Sherrards help London based recruitment agency recover unpaid fees

The matter proceeded to a final hearing and after some 18 months of litigation a Judgment was given in our client’s favour, resulting in them recovering not only the recruitment fee but also statutory compensation and contractual interest.

The team also resolved an important ‘passing off’ issue for the same client following a competitor setting up a recruitment company with a very similar name.  The competitor was forced to change its name, website and materials within a week of our involvement. 

The client was referred to the Recruitment team by their Recruitment Directors Lunch Club (RDLC) networking group. The successful outcome of this matter has been widely publicised via the RDLC network, resulting in further instructions and recognition from the group.

To find out about more successful cases, please contact Barney Laurence

Sarah Newman

Sarah supports niche specialisms within the firm including across the recruitment and franchising sectors, working alongside Barney Laurence, Partner in the Litigation department. Sarah also works closely with Paul Marmor, Head of Dispute Resolution, Commercial Litigation and International.

She is enthusiastic about her work and has supported the team on an impressive range of disputes ranging from contractual matters to High Court fraud disputes, involving international elements.

Sarah’s motivation is to build long-lasting relationships with clients and ensure they receive pragmatic and thoughtful advice.

We trust that held your attention.

Barney Laurence

He is an expert in his field, evidenced by his continued recognition as a ‘Next Generation Partner’ in the legal directory The Legal 500.

He also heads up the Firm’s Recruitment team and is well-known in the Recruitment sector for being “someone really good to have on your side”.

He is respected for breaking down legal jargon into simple terms and for making himself accessible to clients at all hours. They appreciate him for his honesty, humour and down to earth style.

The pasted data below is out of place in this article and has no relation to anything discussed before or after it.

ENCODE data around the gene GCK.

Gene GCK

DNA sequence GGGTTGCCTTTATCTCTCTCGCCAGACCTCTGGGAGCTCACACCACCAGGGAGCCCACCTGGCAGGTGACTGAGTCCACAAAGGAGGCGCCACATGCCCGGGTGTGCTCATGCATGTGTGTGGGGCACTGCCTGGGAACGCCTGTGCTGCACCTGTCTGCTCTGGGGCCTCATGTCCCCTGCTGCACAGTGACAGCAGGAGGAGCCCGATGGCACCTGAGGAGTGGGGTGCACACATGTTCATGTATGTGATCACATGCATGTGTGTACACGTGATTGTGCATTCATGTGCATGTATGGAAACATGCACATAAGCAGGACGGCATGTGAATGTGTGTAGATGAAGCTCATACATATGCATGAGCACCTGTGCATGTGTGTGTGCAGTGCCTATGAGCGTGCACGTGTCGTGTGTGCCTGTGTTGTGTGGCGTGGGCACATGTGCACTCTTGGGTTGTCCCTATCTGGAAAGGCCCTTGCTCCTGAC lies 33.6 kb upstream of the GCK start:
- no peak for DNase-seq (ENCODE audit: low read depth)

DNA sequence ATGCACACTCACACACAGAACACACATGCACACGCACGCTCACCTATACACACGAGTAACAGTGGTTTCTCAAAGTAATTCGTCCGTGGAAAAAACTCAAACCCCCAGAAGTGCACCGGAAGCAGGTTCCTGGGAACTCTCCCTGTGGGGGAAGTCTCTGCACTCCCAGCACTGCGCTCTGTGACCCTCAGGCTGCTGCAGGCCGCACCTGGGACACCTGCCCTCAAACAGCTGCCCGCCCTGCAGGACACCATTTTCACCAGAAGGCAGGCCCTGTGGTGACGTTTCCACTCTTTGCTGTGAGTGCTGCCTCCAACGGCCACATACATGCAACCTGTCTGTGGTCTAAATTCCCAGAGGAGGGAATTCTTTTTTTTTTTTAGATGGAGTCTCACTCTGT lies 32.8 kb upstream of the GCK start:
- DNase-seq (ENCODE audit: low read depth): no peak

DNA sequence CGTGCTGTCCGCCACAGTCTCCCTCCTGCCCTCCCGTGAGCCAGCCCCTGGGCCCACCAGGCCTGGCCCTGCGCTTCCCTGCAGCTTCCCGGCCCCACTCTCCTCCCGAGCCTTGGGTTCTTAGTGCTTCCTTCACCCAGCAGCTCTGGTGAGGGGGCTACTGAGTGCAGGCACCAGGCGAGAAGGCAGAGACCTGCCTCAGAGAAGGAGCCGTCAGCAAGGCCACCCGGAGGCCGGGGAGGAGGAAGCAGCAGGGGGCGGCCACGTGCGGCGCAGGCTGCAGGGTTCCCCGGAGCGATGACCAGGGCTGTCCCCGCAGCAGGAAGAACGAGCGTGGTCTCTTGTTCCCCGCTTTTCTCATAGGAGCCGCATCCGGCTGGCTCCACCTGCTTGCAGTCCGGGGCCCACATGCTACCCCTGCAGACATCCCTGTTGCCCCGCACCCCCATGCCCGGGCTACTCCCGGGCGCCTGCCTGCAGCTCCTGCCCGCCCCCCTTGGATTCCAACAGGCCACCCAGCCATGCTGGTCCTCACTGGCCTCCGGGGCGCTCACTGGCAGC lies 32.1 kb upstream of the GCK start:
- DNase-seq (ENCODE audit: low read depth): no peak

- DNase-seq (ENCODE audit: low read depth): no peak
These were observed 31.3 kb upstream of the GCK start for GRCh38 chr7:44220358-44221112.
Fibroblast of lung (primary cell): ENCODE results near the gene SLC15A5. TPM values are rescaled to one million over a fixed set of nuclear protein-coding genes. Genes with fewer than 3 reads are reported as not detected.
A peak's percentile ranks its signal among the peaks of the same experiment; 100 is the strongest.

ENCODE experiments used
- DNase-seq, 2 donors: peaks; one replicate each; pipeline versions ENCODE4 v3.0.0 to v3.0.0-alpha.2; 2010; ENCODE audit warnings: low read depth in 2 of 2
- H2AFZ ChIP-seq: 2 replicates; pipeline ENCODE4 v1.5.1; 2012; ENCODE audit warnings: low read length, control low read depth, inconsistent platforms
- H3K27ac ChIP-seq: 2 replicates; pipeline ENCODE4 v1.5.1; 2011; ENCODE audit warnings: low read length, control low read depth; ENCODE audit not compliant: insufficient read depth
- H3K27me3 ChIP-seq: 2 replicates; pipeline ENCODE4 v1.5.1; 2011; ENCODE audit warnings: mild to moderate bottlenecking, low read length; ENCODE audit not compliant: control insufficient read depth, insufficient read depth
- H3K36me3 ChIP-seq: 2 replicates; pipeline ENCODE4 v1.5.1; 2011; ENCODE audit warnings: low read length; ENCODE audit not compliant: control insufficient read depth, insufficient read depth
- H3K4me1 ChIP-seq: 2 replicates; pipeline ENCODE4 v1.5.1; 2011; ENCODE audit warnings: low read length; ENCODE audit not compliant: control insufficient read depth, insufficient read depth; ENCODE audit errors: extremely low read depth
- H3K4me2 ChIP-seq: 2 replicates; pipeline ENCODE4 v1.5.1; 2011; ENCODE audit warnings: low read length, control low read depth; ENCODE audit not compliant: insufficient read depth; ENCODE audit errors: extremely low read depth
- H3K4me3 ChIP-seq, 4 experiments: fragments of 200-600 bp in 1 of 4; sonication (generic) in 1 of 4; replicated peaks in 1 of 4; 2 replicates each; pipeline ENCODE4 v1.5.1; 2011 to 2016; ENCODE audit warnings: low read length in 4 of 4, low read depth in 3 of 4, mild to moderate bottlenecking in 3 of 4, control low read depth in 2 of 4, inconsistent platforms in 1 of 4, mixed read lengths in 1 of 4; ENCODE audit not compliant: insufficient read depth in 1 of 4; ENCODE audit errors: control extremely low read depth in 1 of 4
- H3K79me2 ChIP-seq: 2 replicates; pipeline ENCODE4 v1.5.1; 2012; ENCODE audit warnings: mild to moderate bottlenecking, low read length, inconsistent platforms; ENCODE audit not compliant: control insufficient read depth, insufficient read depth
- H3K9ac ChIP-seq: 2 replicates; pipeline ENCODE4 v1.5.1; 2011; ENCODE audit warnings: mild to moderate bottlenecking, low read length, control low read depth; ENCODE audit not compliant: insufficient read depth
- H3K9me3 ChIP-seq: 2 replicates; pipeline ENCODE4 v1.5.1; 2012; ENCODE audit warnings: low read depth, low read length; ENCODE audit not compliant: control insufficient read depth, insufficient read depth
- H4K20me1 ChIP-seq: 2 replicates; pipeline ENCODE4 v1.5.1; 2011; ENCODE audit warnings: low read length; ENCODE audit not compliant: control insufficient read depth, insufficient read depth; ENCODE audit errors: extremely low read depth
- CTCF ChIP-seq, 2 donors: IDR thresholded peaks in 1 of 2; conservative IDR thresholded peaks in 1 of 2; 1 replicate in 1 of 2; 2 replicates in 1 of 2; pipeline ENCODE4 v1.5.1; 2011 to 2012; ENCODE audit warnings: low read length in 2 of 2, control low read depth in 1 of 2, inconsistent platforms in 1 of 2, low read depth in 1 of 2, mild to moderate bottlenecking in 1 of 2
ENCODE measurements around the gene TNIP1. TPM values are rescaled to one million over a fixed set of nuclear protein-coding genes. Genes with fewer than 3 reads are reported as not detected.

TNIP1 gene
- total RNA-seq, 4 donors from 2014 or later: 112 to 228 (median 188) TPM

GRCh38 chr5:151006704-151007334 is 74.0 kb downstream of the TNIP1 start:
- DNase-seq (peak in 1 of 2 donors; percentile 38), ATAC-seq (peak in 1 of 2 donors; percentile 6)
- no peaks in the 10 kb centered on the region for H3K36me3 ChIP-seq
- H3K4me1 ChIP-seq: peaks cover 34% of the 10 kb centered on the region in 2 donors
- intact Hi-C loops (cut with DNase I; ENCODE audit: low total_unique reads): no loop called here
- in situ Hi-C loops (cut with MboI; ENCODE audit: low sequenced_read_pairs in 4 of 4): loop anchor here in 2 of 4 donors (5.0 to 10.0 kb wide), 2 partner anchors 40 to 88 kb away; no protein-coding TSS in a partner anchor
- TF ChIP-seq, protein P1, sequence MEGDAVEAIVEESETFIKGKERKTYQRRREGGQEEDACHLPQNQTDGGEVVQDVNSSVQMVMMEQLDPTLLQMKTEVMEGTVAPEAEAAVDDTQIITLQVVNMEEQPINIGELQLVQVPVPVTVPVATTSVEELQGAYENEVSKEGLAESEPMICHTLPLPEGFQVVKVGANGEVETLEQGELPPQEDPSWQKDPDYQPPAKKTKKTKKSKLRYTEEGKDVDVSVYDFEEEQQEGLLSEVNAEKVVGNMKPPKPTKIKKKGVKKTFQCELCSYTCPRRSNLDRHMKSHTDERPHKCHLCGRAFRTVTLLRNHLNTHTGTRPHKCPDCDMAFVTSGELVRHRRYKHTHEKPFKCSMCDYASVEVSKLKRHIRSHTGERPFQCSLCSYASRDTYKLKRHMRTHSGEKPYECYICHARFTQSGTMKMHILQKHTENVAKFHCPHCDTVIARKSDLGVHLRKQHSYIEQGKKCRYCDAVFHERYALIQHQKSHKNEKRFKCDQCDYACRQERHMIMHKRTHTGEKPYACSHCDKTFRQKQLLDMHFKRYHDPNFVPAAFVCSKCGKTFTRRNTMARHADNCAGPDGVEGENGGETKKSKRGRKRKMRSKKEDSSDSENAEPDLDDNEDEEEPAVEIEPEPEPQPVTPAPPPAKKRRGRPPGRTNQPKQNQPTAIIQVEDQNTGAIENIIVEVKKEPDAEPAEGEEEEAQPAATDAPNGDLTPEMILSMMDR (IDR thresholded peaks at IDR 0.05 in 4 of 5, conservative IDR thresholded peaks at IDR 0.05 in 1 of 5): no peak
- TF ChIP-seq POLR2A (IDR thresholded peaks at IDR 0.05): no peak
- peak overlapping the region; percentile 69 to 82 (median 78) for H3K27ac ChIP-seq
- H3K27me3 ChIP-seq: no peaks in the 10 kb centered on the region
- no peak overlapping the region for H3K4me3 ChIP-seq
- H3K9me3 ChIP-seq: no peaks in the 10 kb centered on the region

Clients say he is a “standout Partner with a winning track record”, he “takes the stress off me, allowing me to focus on the rest of my business”.

That’s Barney for you.

Mark Fellows

Mark’s motivation is supporting his clients and he is known for making himself accessible to them at all hours, though he prefers to meet face to face where possible (over a cup of tea, naturally) as he finds those meetings most productive and the best way to understand his clients’ concerns and objectives.

Mark runs an exclusive HR Forum, providing his clients’ HR teams with the opportunity to hear first-hand about developments in employment law and how that will impact their work, and also provides “first-class” in-house training for clients.

When pressed for his favourite client testimonial, he chose “Mark epitomises professionalism. He always suggests sensible, pragmatic and realistic courses of action, managing client expectation superbly throughout.”

Don’t believe us?

Mark is also cited as a Leading Individual in The Legal 500’s guide to outstanding lawyers nationwide, click here to see Mark’s reviews on The Legal 500, or take a look at Three Best Rated

We knew that and now you do too.

Mark Fellows is the best rated employment lawyer